580 miles over 6 days with a total climb equivalent to just higher than Everest was a phenomenal undertaking but I completed it, along with an amazing group of people! It is your tribe that you miss most following an adventure of this type. You exist in a bubble, far removed from the real world, and though you may suffer, it’s liberating. Our particular Stockholm syndrome was multifaceted.
Breakfast is the first ordeal of the day. Not that it's horrible, though porridge loses its appeal very quickly, it’s just that it’s so damn early to be forcing the right amount of food down to fuel the tanks. We spent a good portion of each day shoving food down our throats. Failure to do so results in a most miserable ride.
The second seminal moment of the day is the depth of discomfort conveyed in the chorus of groans and the outbreak of Tourette’s that erupts as everyone mounts their bikes ready for the off. Padded lycra can only do so much. It takes a good hour for your undercarriage to become one with the saddle once more.
Our group of cyclists found a natural split between two packs on day 2; the elite team, and the slow team (or the fun team as we prefer to call ourselves). Whilst the elite team zoomed off each morning in a haze of testosterone and brightly coordinated outfits, the fun team - blighted by age, dodgy hearts, asthma, injured knees and Rusty fucking Bob - usually took 30 minutes to really get going, once we’d stopped for nervous wees, loose chains and miscellaneous adjustments. Days were punctuated by a morning drink stop (the vans are laden with water, flapjacks and malt loaf), lunch stop (prepared from the van by the kitchen crew under a portable gazebo), and afternoon drink stop; each one a physical and psychological milestone.
There is an etiquette to group cycling, some of which is still a mystery to me:
- Hand signals – to indicate an obstacle that needs circumnavigating (parked cars, bollards, dead things, the sudden disappearance of a cycle path), to draw attention to death traps in the road (pot holes, drain covers, dead things, glass, assorted debris), to signal you are stopping or slowing down. And others which are just plain rude!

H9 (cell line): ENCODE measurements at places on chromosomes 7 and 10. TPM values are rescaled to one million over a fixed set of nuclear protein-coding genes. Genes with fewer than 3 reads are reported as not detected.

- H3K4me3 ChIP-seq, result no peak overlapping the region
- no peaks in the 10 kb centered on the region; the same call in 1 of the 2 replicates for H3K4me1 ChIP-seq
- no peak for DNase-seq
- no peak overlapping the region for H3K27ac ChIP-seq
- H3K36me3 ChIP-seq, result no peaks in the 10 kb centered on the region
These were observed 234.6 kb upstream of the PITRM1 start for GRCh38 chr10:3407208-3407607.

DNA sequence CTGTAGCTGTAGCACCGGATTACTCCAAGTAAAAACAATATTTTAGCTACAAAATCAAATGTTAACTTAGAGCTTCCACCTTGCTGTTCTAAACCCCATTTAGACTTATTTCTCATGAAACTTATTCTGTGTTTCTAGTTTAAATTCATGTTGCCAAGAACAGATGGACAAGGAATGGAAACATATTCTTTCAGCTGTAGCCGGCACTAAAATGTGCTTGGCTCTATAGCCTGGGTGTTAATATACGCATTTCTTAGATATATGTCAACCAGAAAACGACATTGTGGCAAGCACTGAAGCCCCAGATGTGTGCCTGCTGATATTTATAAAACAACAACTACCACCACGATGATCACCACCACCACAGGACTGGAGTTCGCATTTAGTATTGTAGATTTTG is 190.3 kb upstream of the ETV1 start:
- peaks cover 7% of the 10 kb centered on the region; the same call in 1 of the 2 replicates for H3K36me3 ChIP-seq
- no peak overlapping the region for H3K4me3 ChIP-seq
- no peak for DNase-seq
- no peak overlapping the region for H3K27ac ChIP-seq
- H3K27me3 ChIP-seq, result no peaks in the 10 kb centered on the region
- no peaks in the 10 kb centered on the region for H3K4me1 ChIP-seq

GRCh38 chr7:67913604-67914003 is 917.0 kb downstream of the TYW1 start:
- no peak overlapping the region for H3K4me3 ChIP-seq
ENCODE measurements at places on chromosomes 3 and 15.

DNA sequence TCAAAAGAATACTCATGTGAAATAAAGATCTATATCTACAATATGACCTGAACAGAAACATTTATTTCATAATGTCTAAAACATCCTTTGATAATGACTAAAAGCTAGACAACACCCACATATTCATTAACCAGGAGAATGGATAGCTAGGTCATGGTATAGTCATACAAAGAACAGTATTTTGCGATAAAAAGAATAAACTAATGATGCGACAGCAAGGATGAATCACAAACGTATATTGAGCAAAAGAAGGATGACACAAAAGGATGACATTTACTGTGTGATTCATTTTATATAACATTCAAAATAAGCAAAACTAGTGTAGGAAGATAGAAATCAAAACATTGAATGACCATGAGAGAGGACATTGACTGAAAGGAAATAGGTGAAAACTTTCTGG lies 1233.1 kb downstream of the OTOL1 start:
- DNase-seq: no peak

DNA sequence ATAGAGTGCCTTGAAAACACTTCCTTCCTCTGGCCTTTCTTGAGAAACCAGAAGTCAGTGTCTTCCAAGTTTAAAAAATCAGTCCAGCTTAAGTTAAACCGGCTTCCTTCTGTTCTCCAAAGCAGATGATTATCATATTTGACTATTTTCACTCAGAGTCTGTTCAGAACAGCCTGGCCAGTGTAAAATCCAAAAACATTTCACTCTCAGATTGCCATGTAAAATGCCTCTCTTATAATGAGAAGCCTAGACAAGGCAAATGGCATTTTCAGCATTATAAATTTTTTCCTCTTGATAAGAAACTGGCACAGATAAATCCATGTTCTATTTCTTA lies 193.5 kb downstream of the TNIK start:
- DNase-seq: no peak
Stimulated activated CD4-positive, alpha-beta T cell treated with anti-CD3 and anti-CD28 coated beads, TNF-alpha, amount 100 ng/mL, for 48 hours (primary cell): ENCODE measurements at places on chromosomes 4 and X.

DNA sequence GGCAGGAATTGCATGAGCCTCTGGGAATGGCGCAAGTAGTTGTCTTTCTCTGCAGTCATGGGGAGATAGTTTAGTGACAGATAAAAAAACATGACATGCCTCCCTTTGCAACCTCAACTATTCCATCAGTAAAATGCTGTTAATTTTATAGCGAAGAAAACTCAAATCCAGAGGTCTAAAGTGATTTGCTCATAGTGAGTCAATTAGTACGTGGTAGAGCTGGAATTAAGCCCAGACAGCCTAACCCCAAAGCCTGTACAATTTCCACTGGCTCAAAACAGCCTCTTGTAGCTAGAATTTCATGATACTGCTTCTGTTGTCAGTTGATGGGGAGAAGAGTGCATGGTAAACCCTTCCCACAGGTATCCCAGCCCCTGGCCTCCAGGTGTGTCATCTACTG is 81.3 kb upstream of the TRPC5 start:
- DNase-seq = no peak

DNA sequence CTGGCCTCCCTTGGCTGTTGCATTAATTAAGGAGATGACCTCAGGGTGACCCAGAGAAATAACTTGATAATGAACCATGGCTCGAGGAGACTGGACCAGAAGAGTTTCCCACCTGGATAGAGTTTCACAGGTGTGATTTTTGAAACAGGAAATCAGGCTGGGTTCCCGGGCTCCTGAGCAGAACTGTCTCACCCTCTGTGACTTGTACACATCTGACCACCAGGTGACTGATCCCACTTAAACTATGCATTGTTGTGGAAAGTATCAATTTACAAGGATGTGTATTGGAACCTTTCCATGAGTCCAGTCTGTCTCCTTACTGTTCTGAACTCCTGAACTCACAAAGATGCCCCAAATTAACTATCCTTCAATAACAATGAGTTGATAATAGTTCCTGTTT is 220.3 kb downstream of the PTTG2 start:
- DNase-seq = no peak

- Shout outs – “stopping” (i.e. don’t crash into the back of me or I will beat you with your own sweaty lycra), “slowing”, “rolling” (speeding up again, you can keep going without fear of being beaten with your own sweaty lycra), “on your wheel” (I’m as close as I dare get to your back wheel to ride your slipstream, do not slow down, break suddenly, wobble or fart), “clear” (when approaching a junction, a good idea to actually check and not just say clear because the person in front did).
- Bodily emissions – evidently there are no restrictions regarding excessive wind and snot, or any requirement to shout out a warning before executing the wee through … one just has to hope one is far enough back not to taste / smell / inhale / absorb (delete as appropriate) whichever bodily substance is secreted by those in front.
Slipstreaming is an art that requires a certain amount of courage and trust. You need to be right on the wheel of the cyclist in front of you for there to be a benefit, and you all need to maintain a steady pace to avoid collision. Riding at the front is hard work, and you need to set the right pace or you risk bombing off too fast leaving your pack behind with the second rider cursing you for leaving them to lead the pack.
That I have now managed to cycle most of the breadth of England and the entire length of France on a 25-year-old road bike that is mostly held together with rust and duct tape is a bloody marvel. A custom hand built Bob Griffin, he was a shining example of modern bike technology when my Dad commissioned him. Not so much now. But despite the rust, the broken toe clips, the dodgy breaks, heavy frame, small wheels and tiny cogs, Rusty Bob has been a most loyal steed. While very expensive bikes have spontaneously broken, Rusty Bob suffered just one puncture on each of the BBB rides. A few bits came loose but duct tape is a wonderful thing … never travel without it!
A miscellany of uses for duct tape:
- Fixing toe clips back together
- DIY leg wax to streamline the body, incomprehensibly this offer was not taken up but I know it would work
- Fixing a water bottle cage back on after it came loose when the bike was launched through the air in frustration at the top of a viscous hill
- Attaching your bike to an outrider when you can no longer summon the energy to rotate the pedals
- Nipple tape - again this was offered as a solution when the problem of sore nipples was raised but this undoubtedly effective solution was not embraced
- Glove enhancers for when the padding wears thin
- Fixing derailleurs - am sure it would have worked but the owner of the broken derailleur was unwilling to try
- Taping stinky boys’ bottoms shut
- Strapping Rusty Bob to the outside of the van to be transported up the dangerous hill, secretly hoping this wouldn’t work and he’d fall off
- Fadi 😉
Ultimately, our suffering was for a reason; the ride was all about raising money for two amazing causes. Together - the riders, crew and our supporters - we raised over £30,000 for Bliss, the special care baby charity who provide medical and emotional support to families with babies born too small, too sick, too soon; and The Ashley Scrivens Foundation, set up in memory of Ash who rode with us on the first ride, to support youth sport initiatives.
It is one of my proudest achievements that I have been part of something that, over 2 rides, has raised in excess of £65,000 for charity! There is already talk of BBB: La Terza Fase - Nice to Naples. So, would I do it again? Hell yes. Would I do it on Rusty Bob? My sense of loyalty to him is considerably diminished and I would be foolish to attempt another long distance mountainous ride on such an unsuitable heap of rust. But then where’s the fun in making sensible decisions? And there’s always duct tape!